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WIP : Ivim linear fitting #1110

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sahmed95 commented Aug 15, 2016

This is a continuation of #1058. Simple least squares fitting fails for some regions with the fit returning the 'f' values quite high (> 0.3) and converging to D/D_star = 0. Setting bounds for 'f' strangely sets it to the higher bound and again gives an erroneous result.
A linear fitting strategy is used here which initially fits for parameters D and S0, then finds 'f' and finally uses least squares fitting for D_star as follows :

i. Linear fitting for D (bvals > split_b) and store S0_prime
ii. Another linear fit for S0 (bvals < split_b).
iii. Estimate f using 1 - S0_prime/S0.
iv. Use least squares only to fit for D_star. 

This gives a sufficiently good prediction for S0 and D but not so good for 'f' and 'D_star'. The two_stage method can be used for a more accurate fit but that fails for noisy data or when 'f' values are very low. Two proposed solutions for that are :

Fit D and S0 linearly and fit f and D_star using least_squares
Write a customized gradient descent for bi exponenetial fits for this particular case.

Regularization, increasing the error tol, changing the loss function for least_squares (SCIPY 0.17) or the method (trf, dogleg, LM) has been tried but eveytime it seems that the solution with unfeasible 'f' (higher value) gets selected.

@arokem @etpeterson can perhaps shed more light on regularization and why it might or might not work.

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etpeterson commented on dipy/reconst/ivim.py in f8a89a4 Jun 16, 2016

I think you need to have it 1-C/data[...,0] because C (intercept of the diffusion only) is < data[...,0](intercept of the perfusion+diffusion).

Also, does the normal DTI fit not potentially return an intercept? The way you're calculating C seems a little fishy although maybe that's because I haven't digested it fully yet.

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arokem replied Jun 16, 2016

The DTI fit will return an intercept once #1036 gets merged. For the time being, the equation to calculate the intercept from a DTI model is in that PR.

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arokem commented Sep 18, 2016

Looks like this is still failing with older versions of Scipy? https://travis-ci.org/nipy/dipy/jobs/159584745

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arokem commented Sep 18, 2016

One potential solution is to raise the minimal scipy version required. I am testing that out here:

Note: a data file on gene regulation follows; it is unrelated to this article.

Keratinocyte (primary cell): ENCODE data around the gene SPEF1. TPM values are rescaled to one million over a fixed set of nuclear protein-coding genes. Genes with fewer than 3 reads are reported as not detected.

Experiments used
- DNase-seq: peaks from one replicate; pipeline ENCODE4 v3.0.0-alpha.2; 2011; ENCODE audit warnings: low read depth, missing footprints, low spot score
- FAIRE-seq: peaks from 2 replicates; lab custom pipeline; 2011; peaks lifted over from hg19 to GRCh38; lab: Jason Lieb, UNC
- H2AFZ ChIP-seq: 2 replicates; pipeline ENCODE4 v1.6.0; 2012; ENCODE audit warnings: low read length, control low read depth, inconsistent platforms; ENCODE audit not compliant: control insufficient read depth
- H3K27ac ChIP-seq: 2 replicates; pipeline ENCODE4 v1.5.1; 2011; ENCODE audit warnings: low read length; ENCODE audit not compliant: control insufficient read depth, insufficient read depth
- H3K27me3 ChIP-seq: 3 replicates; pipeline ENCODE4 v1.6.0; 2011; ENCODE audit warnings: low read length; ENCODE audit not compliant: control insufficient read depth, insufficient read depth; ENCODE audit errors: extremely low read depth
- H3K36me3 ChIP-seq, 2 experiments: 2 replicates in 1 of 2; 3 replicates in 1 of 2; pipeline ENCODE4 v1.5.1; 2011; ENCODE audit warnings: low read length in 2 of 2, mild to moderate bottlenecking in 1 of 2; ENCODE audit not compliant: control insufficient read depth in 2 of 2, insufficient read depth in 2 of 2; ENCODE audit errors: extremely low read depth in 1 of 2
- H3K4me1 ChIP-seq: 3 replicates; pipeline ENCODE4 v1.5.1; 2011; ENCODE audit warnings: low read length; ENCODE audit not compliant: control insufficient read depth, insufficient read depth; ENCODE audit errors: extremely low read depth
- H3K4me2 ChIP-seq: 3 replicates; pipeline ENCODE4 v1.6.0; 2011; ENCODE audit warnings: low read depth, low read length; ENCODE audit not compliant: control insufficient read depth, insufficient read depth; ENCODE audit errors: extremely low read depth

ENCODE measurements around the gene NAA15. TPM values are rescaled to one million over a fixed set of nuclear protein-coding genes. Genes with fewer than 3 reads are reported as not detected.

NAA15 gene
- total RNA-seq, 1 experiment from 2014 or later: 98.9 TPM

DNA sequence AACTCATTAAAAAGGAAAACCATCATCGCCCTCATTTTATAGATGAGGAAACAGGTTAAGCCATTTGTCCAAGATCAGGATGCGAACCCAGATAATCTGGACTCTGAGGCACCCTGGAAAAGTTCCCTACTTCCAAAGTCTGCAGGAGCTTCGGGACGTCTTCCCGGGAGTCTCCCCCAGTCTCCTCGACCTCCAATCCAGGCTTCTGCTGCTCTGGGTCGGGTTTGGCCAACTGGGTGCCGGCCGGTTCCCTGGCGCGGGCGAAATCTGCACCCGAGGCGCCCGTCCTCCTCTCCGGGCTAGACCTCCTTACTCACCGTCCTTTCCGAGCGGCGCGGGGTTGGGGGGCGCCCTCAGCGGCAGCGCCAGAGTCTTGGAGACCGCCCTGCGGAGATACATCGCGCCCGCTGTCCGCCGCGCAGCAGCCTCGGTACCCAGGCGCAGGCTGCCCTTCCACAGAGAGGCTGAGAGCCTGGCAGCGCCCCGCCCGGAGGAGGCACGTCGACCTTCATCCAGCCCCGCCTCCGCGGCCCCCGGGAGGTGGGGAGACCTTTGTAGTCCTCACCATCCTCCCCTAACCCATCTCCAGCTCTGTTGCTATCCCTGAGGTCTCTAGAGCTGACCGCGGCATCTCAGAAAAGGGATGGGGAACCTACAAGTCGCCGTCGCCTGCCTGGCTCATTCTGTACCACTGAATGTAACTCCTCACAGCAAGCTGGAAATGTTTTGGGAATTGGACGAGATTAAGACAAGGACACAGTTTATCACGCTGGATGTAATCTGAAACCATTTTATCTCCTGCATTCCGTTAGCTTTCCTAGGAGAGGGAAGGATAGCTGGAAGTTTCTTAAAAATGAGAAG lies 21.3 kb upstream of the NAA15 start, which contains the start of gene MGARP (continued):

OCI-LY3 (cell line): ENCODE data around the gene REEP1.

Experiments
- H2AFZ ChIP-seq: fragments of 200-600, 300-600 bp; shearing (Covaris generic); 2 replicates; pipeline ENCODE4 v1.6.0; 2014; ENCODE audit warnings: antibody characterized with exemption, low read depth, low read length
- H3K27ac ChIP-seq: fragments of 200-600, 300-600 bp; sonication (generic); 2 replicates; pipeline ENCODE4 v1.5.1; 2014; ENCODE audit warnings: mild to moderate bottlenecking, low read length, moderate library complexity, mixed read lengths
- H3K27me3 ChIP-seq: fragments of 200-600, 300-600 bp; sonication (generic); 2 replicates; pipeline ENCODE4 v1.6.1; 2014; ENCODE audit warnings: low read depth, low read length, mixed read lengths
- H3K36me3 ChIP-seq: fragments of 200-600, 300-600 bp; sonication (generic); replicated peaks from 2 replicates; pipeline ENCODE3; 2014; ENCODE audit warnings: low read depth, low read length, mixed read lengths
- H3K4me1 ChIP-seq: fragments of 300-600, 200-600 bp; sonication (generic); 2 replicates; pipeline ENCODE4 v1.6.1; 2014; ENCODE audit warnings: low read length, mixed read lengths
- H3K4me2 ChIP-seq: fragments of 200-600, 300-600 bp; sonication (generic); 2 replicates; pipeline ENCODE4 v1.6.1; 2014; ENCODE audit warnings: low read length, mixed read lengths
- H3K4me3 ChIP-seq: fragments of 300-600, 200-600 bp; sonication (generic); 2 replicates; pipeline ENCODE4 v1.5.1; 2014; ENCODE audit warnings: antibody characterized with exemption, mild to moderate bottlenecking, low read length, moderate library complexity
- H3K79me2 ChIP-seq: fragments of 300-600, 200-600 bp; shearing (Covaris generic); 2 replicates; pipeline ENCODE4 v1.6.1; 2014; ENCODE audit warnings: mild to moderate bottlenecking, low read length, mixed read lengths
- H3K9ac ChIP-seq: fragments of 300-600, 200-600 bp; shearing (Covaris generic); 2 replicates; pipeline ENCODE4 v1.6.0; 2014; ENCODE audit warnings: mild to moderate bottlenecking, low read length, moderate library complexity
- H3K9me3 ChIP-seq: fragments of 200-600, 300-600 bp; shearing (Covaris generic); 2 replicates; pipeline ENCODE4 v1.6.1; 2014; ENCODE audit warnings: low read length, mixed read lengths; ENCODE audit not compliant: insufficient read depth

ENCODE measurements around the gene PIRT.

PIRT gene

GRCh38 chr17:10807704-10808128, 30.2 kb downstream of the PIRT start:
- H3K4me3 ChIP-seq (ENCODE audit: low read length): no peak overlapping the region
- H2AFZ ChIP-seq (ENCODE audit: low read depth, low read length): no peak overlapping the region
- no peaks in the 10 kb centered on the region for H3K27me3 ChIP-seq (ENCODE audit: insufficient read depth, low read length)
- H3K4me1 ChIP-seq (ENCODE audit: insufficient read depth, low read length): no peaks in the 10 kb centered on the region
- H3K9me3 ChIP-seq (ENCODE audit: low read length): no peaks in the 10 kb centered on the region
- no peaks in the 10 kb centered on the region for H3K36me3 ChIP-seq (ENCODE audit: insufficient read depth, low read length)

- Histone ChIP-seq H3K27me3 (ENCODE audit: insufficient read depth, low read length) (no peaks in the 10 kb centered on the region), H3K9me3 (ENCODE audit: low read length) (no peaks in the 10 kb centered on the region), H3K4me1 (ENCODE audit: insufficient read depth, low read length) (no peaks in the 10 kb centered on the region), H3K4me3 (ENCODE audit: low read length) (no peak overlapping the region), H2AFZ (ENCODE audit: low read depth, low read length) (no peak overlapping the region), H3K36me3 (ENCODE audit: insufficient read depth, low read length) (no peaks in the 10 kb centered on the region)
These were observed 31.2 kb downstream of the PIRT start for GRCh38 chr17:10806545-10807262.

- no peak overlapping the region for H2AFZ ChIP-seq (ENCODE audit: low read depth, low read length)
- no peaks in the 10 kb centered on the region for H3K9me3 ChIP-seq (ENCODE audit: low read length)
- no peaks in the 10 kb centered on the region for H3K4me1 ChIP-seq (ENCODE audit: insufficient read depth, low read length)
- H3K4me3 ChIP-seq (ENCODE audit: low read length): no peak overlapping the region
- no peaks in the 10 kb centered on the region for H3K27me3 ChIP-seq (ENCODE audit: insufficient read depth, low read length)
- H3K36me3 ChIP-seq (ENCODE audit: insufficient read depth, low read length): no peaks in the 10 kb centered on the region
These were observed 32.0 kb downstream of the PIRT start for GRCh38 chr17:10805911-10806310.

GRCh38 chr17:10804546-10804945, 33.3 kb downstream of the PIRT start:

arokem#28

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arokem commented Sep 18, 2016

Yeah - looks like that should do the trick: https://travis-ci.org/arokem/dipy/jobs/160846233

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sahmed95 commented Sep 19, 2016

Should I change the travis.yml file and commit ?

Also, the test which fails is a test for noisy data. I am assuming that whenever fitting fails while using leastsq, or bounds are violated, the results for a simple linear fit is returned at least. I think that is a sensible thing to do rather than sending nan or clipping all values to 0.

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arokem commented Sep 19, 2016

It's worth understanding this failure first. Does it always happen, or is it stochastic? If it is stochastic, under what conditions does it happen?

I agree that it might be reasonable to return the results of the linear fit for really messy data, but then this distinction should somehow be made, and the test should also reflect that, right?

See also discussion about this here: https://mail.python.org/pipermail/neuroimaging/2016-September/001175.html

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sahmed95 commented Sep 19, 2016

and the test should also reflect that, right?

test_leastsq_failing() reflects this. In recent Scipy versions the parameter values returned for noisy data after a linear fit are :
[4.35626890e+03 -1.97516012e-02 5.47370742e-04 6.93668428e-04]

while in the older Scipy versions, the params are :
[ 4.35626890e+03, 1.35121509e+02, 6.93404658e-04, 6.93668428e-04].

The linear fitting still gives either too high or negative values of f. Right now, I am checking for bounds only once, after the leastsq fitting and if bounds are violated the linear fit result are returned. We could perhaps skip this test for values of 'f' like in test_leastsq_failing(). I want the results of linear fit to be returned rather than setting to 0 or nan. Maybe we can have a default keyword argument fill_na = (False, False, False, False) which can be set to True to fill NaN's for violated parameters and left as False to return parameters as they are. (I had tried this as a separate function using np.where before)

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arokem commented Sep 23, 2016

Sorry for being slow here. This all seems fine to me. So - is this ready?

Unless someone raises any issues that I am not considering, I can go ahead and merge this early next week.

@arokem arokem merged commit 2f333f3 into nipy:master Sep 27, 2016

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arokem commented Sep 27, 2016

Congratulations @sahmed95 ! You're GSoC 2016 contribution is now in master!

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etpeterson commented Sep 27, 2016

Congrats @sahmed95!

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sahmed95 commented Sep 28, 2016

Thank you very much. Feels awesome to get my first open source project merged. Hopefully, this is the first of many to come ! :-)

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arokem commented Sep 30, 2016

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@etpeterson
@RafaelNH

Are you interested in writing a short paper for JORS (http://openresearchsoftware.metajnl.com/) or JOSS (http://joss.theoj.org/)? JOSS is probably a bit easier (short!), given that we've already done a lot of the documentation here, but they still have to resolve whether they allow papers on PRs (see openjournals/joss#52). I'll ping them there again.